John and Gerry's    Orchids of Britain and Europe
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Ophrys lunulata
 

This Ophrys was first described by Parlatore from Palermo in 1838 and its name means "crescent shaped" as in the lunula of a finger nail. It is from this that it derived its longstanding common name of Crescent Ophrys. O. lunulata is a member of the small O. lunulata group, endemic to Sicily and the nearby Eolian Islands. Although it is included in the official flora of Malta, its presence there is seen as doubtful.

It is both distinctive and highly attractive, being locally common to the south and west of Mount Etna where as well as on calcareous substrates, it happily grows amongst stable, colonized lava formations.

The lip of this species is strongly convex and from the front gives the orchid a characteristic long, thin appearance, easily recognized in the field. The degree of this recurvation and the depth of the yellow margin is apparent from pictures 11 and 13. This together with the thick sub marginal band of hairs and small speculum serve to make O. lunulata a relatively straightforward orchid to identify.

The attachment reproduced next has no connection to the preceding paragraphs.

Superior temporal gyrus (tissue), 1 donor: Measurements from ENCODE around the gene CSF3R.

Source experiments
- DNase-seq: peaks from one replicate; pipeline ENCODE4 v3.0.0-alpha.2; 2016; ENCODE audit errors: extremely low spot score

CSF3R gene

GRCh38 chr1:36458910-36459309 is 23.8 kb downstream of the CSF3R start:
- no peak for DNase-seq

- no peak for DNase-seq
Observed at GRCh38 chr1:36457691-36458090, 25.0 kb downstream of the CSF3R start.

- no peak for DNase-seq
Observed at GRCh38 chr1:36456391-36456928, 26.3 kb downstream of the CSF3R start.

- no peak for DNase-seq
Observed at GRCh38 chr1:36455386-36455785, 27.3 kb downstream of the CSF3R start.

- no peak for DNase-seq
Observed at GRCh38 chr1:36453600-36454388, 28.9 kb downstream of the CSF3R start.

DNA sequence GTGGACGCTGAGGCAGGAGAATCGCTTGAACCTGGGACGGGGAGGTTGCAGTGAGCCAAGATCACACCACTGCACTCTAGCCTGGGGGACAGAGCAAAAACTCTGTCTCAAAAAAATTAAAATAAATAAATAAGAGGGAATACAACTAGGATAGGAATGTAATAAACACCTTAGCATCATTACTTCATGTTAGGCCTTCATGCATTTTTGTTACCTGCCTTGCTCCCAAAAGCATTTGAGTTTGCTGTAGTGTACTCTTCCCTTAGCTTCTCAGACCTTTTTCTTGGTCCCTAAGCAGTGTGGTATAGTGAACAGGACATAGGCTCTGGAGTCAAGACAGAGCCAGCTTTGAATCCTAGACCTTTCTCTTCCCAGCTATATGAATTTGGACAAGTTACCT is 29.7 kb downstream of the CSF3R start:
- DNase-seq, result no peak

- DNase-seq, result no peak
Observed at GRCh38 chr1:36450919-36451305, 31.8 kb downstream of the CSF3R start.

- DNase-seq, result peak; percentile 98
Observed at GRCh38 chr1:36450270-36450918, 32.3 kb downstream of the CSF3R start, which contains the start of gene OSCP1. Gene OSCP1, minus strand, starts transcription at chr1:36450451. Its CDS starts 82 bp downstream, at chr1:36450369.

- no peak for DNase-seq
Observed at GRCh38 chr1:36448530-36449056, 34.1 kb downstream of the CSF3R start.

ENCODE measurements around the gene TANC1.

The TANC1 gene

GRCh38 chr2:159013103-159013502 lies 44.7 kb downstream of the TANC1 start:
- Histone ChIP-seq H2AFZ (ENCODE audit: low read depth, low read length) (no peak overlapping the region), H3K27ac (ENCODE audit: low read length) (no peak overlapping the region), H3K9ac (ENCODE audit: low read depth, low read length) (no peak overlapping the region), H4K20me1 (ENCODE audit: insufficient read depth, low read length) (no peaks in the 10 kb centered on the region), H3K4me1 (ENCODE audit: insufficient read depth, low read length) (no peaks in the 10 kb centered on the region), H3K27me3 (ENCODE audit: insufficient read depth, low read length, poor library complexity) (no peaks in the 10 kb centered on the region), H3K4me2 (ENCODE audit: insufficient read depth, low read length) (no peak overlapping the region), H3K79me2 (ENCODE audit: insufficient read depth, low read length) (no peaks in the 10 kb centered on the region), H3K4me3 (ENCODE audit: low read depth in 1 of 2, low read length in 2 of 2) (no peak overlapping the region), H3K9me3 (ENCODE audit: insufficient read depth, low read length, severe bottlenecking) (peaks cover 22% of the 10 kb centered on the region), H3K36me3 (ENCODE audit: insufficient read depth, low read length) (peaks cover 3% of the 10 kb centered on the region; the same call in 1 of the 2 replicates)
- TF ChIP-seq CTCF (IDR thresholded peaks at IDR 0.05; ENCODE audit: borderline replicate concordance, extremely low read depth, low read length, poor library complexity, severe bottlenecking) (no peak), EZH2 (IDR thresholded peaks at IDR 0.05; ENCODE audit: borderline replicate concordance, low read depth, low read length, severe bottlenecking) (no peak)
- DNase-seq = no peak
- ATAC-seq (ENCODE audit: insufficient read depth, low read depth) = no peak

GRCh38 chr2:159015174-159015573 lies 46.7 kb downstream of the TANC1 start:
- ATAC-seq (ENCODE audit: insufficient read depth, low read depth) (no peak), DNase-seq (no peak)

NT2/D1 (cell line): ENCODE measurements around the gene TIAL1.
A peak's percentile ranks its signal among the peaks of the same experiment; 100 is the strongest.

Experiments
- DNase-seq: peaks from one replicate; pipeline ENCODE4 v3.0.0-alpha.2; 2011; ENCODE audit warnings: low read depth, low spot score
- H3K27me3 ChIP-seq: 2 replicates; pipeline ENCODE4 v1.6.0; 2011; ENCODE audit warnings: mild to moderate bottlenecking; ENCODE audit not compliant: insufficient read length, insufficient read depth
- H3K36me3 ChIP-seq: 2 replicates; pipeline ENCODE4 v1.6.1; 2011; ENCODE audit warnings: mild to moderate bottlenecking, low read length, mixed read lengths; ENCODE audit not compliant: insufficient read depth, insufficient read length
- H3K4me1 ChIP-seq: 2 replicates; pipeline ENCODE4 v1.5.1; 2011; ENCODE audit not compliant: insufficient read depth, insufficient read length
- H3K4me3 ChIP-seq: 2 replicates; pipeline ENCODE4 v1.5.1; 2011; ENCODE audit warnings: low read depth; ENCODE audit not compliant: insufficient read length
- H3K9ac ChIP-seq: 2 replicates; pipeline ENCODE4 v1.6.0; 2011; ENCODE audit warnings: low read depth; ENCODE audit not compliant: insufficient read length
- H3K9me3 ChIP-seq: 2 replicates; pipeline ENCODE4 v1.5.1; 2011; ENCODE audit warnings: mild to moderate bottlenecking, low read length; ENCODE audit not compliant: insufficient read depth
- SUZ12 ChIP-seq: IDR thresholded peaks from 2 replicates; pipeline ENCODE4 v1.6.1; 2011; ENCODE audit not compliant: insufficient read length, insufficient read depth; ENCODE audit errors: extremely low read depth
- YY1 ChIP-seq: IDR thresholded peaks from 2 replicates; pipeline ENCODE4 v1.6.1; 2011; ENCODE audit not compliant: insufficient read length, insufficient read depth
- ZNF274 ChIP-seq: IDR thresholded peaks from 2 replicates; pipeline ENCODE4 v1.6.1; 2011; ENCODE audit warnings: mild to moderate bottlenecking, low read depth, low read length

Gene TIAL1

In its pure form it is well known for its lack of variability in marking, shape and colouration, it does however show typical Ophrys adroitness in making genetic contributions to nearby species and picture 5 depicts a hybrid with O. bertolonii .

As already mentioned, once in the right area this is not a difficult orchid to locate and (for example) a walk along most roadside verges in the heart of the Pantallica National Park will soon turn it up.

All pictures date from the second two weeks of April 2011.